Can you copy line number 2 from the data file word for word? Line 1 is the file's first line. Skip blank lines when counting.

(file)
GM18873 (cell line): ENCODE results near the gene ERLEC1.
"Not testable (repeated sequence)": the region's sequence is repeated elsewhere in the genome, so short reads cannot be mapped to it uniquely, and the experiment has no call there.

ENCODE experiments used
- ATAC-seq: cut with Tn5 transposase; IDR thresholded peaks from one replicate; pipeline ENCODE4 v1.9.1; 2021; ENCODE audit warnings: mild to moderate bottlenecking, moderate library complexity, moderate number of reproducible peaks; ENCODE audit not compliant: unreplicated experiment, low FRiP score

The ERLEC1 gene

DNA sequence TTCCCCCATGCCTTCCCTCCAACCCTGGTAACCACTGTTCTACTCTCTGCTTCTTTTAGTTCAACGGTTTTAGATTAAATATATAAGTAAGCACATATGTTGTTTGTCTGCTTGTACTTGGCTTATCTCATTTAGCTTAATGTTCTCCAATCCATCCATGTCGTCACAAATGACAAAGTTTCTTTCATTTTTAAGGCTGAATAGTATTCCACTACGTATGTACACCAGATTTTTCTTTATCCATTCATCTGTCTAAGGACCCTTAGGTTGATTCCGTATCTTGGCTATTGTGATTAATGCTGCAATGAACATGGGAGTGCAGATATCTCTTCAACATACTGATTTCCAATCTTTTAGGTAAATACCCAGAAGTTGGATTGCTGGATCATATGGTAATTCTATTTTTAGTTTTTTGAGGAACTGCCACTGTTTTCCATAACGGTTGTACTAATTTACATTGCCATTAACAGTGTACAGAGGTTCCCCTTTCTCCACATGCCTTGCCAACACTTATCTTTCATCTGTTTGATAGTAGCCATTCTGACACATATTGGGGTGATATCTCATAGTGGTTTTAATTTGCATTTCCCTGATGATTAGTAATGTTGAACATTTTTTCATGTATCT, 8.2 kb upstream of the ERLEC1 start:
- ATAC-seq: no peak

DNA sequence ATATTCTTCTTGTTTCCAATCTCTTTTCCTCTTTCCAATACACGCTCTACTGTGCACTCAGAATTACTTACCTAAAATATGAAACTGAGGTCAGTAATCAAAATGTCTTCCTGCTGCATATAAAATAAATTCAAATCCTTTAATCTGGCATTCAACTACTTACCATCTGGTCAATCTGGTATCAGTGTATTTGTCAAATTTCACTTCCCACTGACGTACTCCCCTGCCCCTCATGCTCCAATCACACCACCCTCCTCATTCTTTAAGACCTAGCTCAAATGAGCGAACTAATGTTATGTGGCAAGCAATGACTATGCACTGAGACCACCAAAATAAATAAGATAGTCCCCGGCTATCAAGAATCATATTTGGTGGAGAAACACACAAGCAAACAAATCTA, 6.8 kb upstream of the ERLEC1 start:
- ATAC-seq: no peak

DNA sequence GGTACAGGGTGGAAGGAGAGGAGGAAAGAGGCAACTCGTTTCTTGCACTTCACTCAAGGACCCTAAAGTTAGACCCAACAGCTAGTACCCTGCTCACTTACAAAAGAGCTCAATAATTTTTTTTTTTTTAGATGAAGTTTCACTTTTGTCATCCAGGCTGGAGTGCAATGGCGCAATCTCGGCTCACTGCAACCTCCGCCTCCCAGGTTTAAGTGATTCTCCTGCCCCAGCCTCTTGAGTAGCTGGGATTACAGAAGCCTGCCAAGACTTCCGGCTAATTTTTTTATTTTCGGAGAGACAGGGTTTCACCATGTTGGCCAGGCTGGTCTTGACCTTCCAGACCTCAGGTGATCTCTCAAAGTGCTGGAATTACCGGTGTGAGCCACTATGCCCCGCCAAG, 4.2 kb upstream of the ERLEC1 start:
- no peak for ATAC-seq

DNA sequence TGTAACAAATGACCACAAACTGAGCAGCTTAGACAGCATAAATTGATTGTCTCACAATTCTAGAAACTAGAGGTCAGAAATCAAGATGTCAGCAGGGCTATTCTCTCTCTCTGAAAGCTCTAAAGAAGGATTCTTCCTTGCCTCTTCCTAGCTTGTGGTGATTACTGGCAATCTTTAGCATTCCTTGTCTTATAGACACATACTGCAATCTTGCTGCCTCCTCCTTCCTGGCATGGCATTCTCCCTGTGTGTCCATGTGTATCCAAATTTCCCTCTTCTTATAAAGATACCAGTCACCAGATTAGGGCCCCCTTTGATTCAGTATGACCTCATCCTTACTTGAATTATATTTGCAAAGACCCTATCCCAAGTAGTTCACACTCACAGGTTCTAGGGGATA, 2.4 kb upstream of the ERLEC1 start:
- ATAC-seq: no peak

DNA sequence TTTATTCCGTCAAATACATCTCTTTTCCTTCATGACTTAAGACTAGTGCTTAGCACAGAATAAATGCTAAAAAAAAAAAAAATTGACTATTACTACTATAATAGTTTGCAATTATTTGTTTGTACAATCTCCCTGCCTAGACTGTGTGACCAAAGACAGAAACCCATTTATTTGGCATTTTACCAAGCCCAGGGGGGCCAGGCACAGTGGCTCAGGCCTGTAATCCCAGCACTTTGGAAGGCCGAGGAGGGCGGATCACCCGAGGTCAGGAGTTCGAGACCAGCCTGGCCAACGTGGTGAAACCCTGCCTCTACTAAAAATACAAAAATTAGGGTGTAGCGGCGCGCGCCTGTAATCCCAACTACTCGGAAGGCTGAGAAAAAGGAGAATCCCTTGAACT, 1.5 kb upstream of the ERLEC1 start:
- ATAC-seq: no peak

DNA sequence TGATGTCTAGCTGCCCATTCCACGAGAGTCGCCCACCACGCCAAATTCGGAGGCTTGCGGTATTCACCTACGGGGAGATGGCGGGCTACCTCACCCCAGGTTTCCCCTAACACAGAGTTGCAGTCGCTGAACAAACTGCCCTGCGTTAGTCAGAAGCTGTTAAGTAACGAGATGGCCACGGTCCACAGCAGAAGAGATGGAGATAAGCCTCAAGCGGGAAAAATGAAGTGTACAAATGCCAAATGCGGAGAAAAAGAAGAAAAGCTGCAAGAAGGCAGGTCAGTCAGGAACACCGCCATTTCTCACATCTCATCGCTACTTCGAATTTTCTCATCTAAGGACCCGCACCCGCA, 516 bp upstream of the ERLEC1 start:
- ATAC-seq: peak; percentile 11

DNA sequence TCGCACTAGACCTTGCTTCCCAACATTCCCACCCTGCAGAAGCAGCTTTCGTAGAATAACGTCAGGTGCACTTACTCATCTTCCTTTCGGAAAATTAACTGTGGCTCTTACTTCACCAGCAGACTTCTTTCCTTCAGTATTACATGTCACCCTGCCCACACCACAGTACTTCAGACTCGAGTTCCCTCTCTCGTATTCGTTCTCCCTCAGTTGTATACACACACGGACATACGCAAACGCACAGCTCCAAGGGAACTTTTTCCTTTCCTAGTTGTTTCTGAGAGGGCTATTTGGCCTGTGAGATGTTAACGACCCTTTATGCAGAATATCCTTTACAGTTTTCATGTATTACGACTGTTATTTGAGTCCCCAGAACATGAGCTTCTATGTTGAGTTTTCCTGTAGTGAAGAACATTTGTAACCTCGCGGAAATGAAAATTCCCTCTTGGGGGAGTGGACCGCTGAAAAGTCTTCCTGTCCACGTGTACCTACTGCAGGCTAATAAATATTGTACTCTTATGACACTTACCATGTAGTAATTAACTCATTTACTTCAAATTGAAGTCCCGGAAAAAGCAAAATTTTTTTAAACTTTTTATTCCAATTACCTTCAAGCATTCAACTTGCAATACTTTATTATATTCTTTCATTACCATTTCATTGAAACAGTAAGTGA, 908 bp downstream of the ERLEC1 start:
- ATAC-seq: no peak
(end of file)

"Not testable (repeated sequence)": the region's sequence is repeated elsewhere in the genome, so short reads cannot be mapped to it uniquely, and the experiment has no call there.